Final Blog Post for "Livin' It Up"
By Jon Lee
After weeks of modifying and deliberation, we were able to see our game come to fruition. From "The 1%" to “Livin’ It Up”, Bishoy's original proposal has undergone a multitude of changes. It may be a completely different game but all the changes were to make the game more enjoyable, balanced, and especially fun.
Our main issue for the final week, besides design, was balancing the powers of the Executives. Through our playtesting early this week, we found that some of the Executives were too powerful to deal with. Sun was Mark Zuckerberg and his power was that he could look at anyone’s card. So whenever it was Sun’s turn, he would pick Bishoy and looked at his hand every time. This gave too much power to Sun so we decided to limit Zuckerberg’s power to be used when every 2 Luxury Items are formed or if the player has yet to make a Luxury Item. This idea was used for Kim Kardashian’s power as well where she can get 2 coins whenever two Luxury Items are formed.
Another issue we found was from playtesting in class. Bishoy noticed that Chaos cards were not being used as much as we hoped. One problem was that the cards cost too much to buy if players wanted another card. We downgraded the price from two gold coins to one gold coin. Also, only two Chaos cards, on average, were used during playtesting (deactivate powers and 50% off negotiated deal). We made two of these cards and introduced new cards as well. We added Chaos cards that allow players to get more money, as suggested by classmates. One card we found redundant was taking one coin from the bank. We increased that value to two coins and added another card for three coins.
The last mechanic that needed improvement was our points system. Our first playtest in class had the Luxury Items be on the order of ten. As Professor Parks suggested, a scale of 1-6 would be easier for players to manage. Thus we changed our scale to 2-5. Also we assigned arbitrary values in the first playtest so we actually thought out how to structure the points value. If the Luxury Item required a rare Parts 2 Go card or if it required four items to create, it would be worth five points. We followed this trend for the rest of the items.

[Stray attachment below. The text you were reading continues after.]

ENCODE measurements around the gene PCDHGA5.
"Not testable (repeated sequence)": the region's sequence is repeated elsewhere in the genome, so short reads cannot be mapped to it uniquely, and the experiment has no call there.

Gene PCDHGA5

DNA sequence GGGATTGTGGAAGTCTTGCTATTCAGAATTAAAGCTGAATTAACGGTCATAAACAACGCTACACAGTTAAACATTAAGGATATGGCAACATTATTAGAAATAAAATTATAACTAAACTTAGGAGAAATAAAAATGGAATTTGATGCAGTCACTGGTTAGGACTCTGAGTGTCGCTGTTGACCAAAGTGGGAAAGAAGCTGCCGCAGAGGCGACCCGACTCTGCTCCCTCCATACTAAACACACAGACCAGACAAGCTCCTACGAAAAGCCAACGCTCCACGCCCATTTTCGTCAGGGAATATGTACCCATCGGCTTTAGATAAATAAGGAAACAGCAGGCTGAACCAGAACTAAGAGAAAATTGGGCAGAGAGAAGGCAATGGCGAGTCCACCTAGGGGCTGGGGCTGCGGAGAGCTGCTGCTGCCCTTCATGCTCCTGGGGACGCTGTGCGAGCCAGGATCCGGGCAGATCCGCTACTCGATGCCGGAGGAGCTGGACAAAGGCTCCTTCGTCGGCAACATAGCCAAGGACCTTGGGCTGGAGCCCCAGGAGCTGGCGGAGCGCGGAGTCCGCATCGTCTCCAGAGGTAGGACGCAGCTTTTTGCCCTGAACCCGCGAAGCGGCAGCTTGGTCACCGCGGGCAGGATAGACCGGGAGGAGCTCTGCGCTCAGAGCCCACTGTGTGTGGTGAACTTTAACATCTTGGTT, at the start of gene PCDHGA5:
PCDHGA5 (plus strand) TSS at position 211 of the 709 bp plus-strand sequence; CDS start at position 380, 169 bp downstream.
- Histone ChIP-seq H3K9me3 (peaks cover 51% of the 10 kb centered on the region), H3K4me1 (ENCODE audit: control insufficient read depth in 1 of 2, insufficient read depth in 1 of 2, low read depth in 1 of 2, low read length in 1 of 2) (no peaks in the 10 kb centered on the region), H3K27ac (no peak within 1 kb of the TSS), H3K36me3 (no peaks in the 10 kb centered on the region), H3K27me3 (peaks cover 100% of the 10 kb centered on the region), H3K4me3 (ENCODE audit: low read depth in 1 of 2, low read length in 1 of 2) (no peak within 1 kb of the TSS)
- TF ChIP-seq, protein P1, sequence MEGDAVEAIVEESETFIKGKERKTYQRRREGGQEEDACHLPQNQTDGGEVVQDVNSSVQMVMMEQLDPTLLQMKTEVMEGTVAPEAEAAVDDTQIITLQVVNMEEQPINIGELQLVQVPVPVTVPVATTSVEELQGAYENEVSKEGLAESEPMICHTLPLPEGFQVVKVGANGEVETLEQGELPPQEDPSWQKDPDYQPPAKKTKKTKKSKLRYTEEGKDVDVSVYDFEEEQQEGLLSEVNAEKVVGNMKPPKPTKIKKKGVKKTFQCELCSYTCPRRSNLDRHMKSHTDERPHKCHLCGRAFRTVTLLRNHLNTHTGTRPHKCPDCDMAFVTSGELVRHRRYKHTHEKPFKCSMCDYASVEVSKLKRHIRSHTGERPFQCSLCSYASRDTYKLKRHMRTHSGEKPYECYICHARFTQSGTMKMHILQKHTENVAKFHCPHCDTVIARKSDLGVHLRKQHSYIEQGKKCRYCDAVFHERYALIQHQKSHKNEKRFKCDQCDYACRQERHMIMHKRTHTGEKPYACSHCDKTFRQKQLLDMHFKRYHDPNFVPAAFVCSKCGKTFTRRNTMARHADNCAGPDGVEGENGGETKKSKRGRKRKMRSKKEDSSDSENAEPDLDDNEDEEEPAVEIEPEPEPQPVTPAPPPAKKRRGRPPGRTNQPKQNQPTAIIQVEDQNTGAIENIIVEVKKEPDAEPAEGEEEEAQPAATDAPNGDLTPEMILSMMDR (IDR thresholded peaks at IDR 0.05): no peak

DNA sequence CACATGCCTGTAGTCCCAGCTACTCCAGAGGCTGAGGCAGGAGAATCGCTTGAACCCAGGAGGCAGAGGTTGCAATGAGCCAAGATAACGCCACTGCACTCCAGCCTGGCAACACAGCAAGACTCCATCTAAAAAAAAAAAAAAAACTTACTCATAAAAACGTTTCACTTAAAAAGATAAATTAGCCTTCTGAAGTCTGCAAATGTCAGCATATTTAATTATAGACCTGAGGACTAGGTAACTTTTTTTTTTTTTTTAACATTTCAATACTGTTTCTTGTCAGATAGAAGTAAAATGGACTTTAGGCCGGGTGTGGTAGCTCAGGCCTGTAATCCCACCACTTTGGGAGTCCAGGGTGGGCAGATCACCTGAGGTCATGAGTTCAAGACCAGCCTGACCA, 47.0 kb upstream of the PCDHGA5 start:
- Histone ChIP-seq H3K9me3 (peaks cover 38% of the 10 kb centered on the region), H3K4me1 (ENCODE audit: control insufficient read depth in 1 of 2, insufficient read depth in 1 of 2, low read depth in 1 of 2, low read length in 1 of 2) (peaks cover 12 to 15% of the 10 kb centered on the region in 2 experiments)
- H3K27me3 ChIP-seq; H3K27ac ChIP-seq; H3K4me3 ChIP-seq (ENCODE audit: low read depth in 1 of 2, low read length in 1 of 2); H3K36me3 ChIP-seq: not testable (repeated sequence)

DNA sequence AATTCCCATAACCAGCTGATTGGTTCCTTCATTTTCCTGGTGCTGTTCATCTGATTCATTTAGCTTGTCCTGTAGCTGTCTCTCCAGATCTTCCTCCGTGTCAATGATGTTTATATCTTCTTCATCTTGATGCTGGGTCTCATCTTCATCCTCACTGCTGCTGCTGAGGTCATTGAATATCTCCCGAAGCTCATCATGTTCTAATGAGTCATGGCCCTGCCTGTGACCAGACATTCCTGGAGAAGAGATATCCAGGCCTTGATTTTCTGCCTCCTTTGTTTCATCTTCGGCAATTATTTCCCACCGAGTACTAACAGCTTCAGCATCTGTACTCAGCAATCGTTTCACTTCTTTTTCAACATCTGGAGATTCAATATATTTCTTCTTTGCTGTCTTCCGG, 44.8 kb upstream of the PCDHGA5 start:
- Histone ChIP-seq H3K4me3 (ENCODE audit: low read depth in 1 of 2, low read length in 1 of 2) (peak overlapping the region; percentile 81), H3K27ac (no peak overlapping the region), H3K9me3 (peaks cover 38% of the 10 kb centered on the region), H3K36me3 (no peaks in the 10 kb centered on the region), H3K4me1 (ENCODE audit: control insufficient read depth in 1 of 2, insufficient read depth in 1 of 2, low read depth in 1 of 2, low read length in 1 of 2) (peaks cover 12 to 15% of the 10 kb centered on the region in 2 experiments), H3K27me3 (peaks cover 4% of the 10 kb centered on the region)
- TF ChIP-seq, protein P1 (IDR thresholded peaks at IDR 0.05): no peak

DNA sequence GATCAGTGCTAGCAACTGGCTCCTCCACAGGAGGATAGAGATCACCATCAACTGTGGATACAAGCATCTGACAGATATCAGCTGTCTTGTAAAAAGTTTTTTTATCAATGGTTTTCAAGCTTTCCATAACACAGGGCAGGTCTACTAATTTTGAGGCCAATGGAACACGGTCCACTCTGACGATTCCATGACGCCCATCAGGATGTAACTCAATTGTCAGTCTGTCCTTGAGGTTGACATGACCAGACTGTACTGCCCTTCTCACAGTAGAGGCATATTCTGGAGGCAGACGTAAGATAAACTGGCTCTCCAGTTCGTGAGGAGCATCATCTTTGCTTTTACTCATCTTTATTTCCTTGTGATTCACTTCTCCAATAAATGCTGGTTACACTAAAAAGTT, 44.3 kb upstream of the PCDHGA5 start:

As per designing the cards themselves, a handful of suggestions were made from our playtesting. My original idea for the Parts 2 Go cards included the list of Luxury Items that can be formed with that particular card. As this was revisited by our classmates, Sun included that on the card. Another suggestion was to have a picture of the Luxury Item on the Parts cards and the Parts on the Luxury Items cards. We tested both designs and opted for just the name of the Luxury Item on the Parts card and just the name of the parts on the Luxury Items cards. Sun was able to take these ideas and make them a reality. The cards that he designed are clean and look professional.
Overall, we received great feedback from our classmates and took them into serious consideration. We made changes where necessary and could not be happier with the results. We cannot wait for the class to play with our final product.